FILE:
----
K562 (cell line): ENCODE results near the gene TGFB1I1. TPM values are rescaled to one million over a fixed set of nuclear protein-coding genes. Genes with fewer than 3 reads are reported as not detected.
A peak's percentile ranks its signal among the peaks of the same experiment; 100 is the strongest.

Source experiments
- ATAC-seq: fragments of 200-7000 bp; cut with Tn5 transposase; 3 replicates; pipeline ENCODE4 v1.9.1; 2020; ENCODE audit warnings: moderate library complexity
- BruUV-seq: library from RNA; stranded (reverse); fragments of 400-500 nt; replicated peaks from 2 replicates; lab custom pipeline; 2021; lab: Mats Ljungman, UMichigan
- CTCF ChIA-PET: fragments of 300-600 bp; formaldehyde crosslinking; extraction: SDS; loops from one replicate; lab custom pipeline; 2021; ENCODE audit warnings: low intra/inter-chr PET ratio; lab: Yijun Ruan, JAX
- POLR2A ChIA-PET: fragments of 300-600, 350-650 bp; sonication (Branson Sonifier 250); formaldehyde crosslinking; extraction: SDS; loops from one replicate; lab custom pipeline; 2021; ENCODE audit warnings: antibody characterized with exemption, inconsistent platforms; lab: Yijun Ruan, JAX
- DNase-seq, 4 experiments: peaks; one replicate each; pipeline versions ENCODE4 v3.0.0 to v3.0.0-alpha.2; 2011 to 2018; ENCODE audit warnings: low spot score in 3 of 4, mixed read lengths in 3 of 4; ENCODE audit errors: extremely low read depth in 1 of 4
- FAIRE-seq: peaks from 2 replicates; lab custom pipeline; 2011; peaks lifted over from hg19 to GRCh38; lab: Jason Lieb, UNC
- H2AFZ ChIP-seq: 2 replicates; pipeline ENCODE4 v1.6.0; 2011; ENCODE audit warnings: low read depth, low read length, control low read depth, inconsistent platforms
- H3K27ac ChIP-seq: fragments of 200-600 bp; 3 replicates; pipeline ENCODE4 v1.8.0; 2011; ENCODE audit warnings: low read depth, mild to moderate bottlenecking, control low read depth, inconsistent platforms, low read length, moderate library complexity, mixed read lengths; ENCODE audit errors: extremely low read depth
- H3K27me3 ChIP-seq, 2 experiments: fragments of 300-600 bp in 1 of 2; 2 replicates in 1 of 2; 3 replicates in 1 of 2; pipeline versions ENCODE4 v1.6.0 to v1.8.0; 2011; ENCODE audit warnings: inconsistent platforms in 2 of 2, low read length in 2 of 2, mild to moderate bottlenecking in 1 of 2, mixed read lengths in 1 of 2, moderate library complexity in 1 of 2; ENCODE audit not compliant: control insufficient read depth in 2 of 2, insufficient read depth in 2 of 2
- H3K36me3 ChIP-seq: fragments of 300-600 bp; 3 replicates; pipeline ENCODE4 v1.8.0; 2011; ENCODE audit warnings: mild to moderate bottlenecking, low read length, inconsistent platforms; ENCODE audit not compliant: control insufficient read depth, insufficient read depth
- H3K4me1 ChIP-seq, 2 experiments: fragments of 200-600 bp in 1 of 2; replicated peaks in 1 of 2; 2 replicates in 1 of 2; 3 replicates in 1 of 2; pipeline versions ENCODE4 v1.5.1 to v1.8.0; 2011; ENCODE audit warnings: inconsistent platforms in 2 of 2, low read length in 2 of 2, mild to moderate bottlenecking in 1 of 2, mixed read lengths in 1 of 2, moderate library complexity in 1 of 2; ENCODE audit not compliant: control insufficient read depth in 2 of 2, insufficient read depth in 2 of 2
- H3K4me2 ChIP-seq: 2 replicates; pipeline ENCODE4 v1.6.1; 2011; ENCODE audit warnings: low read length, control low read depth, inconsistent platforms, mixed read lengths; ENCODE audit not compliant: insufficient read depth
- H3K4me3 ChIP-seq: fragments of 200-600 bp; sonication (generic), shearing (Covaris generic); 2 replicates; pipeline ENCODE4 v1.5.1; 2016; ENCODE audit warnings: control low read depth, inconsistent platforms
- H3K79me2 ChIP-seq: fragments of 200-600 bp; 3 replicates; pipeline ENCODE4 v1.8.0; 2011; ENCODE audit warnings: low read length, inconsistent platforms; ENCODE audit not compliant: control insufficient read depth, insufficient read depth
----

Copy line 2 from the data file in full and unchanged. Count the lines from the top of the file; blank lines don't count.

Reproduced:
A peak's percentile ranks its signal among the peaks of the same experiment; 100 is the strongest.